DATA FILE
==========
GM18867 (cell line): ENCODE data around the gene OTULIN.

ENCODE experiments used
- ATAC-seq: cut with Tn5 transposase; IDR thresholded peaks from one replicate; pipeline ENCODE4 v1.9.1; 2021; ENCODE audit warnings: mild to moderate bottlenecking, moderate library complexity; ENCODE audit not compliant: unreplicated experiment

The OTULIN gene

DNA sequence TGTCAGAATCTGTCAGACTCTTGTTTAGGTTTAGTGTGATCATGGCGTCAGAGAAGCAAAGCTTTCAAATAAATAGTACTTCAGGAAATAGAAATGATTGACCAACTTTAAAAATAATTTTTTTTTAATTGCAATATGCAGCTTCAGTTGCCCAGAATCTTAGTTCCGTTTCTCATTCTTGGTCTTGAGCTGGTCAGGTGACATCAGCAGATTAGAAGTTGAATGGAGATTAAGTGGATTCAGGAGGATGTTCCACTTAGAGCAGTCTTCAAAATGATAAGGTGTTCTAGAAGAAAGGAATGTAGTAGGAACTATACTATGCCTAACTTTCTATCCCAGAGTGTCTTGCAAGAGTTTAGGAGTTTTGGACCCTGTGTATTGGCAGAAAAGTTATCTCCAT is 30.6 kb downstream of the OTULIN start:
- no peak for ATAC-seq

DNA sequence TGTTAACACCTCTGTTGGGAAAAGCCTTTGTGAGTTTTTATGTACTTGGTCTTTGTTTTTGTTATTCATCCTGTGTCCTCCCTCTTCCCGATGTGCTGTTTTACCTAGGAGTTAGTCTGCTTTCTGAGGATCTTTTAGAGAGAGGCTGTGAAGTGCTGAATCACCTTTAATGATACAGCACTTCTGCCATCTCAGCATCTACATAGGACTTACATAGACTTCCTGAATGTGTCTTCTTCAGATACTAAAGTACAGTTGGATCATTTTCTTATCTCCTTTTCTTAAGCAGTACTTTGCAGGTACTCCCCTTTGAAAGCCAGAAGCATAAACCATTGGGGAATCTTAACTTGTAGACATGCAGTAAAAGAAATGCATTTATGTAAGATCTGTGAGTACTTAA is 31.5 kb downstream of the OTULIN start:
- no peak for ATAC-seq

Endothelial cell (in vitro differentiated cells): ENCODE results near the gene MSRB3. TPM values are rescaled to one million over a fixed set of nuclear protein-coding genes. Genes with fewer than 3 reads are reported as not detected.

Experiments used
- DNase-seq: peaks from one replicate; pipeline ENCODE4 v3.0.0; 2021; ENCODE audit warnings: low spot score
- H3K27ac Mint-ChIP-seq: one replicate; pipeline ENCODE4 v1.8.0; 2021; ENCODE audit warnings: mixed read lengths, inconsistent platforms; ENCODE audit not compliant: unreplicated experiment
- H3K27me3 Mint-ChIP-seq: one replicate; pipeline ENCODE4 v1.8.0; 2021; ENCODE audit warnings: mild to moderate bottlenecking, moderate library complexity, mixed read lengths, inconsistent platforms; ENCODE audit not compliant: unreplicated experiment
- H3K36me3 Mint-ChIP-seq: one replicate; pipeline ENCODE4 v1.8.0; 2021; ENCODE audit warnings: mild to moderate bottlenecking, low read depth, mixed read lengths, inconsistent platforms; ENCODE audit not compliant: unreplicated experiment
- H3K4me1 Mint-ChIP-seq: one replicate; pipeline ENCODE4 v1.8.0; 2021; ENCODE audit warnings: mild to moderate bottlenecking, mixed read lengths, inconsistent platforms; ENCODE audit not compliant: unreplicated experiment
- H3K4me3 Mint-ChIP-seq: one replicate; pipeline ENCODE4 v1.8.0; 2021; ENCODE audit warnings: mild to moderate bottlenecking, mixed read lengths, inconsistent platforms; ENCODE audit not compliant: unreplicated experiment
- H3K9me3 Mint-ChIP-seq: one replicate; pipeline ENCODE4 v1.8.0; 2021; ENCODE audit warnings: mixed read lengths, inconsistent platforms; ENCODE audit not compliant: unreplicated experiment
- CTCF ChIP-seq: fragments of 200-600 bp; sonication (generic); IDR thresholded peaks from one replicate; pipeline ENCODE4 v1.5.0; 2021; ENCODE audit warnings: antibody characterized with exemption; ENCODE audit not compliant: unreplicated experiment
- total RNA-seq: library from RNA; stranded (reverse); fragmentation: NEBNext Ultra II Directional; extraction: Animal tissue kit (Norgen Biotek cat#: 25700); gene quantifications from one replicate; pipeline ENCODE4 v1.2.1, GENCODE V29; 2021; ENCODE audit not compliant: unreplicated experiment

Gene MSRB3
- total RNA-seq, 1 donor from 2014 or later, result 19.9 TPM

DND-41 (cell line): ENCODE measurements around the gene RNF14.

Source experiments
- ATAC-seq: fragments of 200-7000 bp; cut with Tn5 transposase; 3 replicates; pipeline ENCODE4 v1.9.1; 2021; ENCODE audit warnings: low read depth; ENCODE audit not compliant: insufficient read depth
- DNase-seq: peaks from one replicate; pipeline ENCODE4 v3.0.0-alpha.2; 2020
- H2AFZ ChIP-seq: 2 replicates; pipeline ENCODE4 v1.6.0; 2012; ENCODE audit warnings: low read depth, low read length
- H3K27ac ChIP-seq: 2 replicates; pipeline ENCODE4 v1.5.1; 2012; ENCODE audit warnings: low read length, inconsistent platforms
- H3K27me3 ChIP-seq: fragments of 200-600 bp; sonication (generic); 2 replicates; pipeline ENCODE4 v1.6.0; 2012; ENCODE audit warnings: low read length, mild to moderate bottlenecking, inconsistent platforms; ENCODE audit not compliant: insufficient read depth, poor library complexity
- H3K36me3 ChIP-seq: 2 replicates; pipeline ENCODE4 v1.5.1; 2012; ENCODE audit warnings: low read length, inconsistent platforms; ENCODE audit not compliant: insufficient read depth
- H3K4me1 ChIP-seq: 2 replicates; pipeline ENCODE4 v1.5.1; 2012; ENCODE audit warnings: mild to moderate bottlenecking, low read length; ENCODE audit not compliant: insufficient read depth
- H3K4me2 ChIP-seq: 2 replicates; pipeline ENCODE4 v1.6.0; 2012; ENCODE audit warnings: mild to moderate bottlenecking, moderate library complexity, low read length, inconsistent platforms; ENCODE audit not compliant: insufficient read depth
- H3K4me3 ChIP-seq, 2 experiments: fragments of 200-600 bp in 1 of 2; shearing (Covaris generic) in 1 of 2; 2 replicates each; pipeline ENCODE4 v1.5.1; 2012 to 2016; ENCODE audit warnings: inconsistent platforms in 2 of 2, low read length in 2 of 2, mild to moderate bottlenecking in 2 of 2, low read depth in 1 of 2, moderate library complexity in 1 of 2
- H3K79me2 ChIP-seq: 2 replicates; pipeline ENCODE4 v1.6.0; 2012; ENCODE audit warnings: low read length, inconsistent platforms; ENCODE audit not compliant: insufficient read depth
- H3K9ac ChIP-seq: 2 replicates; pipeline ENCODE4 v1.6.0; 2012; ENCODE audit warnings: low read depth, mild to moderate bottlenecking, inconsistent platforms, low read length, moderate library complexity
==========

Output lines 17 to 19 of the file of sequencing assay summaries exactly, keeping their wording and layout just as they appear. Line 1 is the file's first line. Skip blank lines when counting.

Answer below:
- H3K9me3 Mint-ChIP-seq: one replicate; pipeline ENCODE4 v1.8.0; 2021; ENCODE audit warnings: mixed read lengths, inconsistent platforms; ENCODE audit not compliant: unreplicated experiment
- CTCF ChIP-seq: fragments of 200-600 bp; sonication (generic); IDR thresholded peaks from one replicate; pipeline ENCODE4 v1.5.0; 2021; ENCODE audit warnings: antibody characterized with exemption; ENCODE audit not compliant: unreplicated experiment
- total RNA-seq: library from RNA; stranded (reverse); fragmentation: NEBNext Ultra II Directional; extraction: Animal tissue kit (Norgen Biotek cat#: 25700); gene quantifications from one replicate; pipeline ENCODE4 v1.2.1, GENCODE V29; 2021; ENCODE audit not compliant: unreplicated experiment